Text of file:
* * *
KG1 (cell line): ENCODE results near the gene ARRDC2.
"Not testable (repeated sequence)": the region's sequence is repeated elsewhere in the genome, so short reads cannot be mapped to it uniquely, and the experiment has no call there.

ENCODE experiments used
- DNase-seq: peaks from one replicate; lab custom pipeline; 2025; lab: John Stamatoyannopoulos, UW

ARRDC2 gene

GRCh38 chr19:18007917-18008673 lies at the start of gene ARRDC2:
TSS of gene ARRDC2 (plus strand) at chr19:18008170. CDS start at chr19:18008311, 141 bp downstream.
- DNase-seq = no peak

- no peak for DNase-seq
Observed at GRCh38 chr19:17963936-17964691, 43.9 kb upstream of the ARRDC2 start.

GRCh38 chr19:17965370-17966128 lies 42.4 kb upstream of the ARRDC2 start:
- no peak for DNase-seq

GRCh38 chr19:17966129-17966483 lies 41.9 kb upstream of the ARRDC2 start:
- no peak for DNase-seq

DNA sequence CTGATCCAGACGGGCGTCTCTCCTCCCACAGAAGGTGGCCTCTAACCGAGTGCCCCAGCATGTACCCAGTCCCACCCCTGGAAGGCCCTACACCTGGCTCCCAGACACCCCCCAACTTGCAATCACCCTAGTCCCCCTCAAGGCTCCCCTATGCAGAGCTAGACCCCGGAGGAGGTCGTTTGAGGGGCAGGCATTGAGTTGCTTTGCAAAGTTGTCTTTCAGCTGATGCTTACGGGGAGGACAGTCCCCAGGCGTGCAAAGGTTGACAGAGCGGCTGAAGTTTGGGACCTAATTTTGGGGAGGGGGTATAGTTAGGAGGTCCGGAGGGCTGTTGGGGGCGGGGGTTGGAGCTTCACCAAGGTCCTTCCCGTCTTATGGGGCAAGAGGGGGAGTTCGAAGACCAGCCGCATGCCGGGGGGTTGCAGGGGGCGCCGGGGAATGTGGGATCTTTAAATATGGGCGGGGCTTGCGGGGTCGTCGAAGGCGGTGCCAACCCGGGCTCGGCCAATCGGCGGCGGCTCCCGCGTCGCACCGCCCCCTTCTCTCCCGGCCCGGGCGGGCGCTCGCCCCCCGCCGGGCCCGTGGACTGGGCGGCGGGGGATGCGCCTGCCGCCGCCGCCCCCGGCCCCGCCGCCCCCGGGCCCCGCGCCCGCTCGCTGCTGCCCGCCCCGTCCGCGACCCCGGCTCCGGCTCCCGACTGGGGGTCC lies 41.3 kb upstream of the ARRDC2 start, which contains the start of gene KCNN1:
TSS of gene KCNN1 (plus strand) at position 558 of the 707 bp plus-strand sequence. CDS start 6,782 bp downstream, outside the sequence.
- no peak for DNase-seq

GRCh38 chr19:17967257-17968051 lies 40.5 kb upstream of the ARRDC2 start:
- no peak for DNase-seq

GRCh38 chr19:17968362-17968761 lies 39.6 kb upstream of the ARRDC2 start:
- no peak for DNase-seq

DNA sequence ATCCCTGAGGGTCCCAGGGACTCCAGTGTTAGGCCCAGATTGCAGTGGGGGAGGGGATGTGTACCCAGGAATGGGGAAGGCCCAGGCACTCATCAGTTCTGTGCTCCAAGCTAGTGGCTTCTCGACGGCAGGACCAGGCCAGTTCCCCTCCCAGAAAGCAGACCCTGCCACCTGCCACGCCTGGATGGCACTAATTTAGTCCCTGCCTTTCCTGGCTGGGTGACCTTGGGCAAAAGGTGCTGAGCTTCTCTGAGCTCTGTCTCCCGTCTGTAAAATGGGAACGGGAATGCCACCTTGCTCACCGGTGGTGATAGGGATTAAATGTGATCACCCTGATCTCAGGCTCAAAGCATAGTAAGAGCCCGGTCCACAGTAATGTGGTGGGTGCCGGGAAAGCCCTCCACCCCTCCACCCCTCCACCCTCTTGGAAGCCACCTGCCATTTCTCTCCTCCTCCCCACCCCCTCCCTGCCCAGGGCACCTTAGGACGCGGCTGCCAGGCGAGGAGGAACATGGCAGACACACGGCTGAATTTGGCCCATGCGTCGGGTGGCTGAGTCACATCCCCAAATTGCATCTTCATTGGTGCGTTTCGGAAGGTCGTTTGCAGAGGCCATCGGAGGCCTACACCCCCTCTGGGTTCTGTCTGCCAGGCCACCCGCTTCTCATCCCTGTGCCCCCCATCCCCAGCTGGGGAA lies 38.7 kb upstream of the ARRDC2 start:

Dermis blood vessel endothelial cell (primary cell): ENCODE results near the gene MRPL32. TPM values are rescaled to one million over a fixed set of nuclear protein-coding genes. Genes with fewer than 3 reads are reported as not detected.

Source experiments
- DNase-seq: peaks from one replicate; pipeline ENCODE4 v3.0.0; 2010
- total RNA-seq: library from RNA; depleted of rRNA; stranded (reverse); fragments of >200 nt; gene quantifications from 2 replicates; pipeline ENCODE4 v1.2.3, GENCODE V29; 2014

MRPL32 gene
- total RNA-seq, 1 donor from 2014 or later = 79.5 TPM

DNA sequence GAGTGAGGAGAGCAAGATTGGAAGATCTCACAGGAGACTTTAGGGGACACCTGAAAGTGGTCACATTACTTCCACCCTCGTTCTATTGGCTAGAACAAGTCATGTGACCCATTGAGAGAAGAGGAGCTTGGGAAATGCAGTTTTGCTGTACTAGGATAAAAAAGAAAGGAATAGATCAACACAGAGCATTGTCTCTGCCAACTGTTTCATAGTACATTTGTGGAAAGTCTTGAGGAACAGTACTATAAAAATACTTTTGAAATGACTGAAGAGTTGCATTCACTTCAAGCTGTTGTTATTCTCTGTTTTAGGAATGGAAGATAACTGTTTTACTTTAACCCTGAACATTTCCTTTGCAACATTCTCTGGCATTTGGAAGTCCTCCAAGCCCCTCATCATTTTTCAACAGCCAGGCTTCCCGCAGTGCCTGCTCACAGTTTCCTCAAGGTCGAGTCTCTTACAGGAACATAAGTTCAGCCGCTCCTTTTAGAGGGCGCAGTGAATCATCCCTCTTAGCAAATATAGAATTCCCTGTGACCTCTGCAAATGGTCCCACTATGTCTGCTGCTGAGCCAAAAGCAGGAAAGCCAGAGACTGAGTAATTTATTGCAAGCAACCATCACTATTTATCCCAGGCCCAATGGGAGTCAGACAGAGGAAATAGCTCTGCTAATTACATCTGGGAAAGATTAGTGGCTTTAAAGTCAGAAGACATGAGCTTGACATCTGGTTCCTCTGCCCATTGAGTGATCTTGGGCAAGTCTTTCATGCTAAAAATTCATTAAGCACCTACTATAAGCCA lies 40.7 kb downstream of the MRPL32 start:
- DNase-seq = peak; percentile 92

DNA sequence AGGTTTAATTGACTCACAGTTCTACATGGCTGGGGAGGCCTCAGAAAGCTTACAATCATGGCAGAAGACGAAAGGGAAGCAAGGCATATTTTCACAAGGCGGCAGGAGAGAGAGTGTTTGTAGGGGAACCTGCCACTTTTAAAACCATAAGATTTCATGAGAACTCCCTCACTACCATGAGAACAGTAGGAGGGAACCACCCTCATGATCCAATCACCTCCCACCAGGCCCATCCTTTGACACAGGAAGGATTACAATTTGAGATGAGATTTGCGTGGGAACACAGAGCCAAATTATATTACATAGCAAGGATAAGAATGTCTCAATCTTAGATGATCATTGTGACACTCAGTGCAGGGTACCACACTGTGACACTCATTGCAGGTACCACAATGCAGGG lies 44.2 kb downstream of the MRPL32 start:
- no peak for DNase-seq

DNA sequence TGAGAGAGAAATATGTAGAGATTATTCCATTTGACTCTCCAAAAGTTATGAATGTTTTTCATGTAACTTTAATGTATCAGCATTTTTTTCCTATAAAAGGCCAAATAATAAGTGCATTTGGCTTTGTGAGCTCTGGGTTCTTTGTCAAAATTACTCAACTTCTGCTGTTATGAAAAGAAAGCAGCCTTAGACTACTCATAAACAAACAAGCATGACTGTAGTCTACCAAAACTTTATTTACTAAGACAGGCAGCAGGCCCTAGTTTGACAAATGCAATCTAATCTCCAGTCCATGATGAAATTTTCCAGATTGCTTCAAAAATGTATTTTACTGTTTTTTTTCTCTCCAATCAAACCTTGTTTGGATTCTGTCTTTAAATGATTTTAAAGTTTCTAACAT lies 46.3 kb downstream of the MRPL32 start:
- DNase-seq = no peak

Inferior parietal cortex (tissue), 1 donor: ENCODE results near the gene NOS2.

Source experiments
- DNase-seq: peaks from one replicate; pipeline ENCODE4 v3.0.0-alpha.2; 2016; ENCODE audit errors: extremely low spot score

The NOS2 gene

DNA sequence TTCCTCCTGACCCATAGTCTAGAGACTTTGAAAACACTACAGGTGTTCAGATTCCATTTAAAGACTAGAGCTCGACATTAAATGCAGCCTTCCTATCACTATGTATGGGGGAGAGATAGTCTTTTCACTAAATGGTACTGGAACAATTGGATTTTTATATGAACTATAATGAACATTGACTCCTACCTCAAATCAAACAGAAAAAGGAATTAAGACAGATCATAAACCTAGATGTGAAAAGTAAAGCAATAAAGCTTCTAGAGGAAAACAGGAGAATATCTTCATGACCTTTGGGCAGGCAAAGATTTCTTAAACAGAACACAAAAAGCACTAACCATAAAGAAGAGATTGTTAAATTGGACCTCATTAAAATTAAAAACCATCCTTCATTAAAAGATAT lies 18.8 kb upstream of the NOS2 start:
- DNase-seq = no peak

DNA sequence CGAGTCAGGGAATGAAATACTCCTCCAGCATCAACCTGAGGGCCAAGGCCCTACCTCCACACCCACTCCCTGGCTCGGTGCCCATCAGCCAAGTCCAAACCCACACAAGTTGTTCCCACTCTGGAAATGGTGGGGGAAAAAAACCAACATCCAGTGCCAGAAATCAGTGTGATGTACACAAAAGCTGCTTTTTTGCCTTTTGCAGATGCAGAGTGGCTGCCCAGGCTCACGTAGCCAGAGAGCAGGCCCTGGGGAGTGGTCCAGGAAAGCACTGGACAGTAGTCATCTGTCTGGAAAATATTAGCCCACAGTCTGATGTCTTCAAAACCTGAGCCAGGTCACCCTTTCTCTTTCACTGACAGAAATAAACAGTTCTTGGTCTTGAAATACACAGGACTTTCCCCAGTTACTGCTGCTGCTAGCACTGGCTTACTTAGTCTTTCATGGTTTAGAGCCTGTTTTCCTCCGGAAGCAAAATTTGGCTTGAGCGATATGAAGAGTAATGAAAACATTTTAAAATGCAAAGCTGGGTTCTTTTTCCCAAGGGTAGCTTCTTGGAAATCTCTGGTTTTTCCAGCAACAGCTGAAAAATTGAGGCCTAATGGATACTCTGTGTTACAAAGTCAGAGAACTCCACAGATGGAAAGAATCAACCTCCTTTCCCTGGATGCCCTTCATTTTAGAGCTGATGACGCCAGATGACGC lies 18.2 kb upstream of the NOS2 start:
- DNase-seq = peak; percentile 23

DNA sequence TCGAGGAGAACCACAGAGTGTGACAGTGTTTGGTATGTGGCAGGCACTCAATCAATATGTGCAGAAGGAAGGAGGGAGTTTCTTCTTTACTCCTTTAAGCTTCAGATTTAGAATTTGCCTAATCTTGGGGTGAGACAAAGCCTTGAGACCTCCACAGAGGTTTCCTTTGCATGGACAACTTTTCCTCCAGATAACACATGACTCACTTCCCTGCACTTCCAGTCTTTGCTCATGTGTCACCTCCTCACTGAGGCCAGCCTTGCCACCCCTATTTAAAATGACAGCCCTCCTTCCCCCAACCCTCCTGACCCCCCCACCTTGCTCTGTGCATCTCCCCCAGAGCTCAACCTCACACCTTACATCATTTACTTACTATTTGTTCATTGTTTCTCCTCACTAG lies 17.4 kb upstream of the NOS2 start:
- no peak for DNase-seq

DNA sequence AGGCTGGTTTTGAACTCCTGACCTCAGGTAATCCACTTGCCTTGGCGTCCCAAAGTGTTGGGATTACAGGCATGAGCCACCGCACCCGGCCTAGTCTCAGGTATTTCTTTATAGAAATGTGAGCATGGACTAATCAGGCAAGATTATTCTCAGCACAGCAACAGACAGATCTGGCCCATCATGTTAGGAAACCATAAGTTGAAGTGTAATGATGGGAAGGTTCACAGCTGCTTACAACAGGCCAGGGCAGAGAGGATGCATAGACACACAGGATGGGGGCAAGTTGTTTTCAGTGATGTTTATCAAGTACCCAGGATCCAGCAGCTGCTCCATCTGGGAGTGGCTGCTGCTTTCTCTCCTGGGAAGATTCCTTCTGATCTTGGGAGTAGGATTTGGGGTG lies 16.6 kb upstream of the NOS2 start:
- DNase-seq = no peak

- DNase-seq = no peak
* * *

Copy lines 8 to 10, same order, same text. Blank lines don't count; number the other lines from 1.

- DNase-seq = no peak

- no peak for DNase-seq
Observed at GRCh38 chr19:17963936-17964691, 43.9 kb upstream of the ARRDC2 start.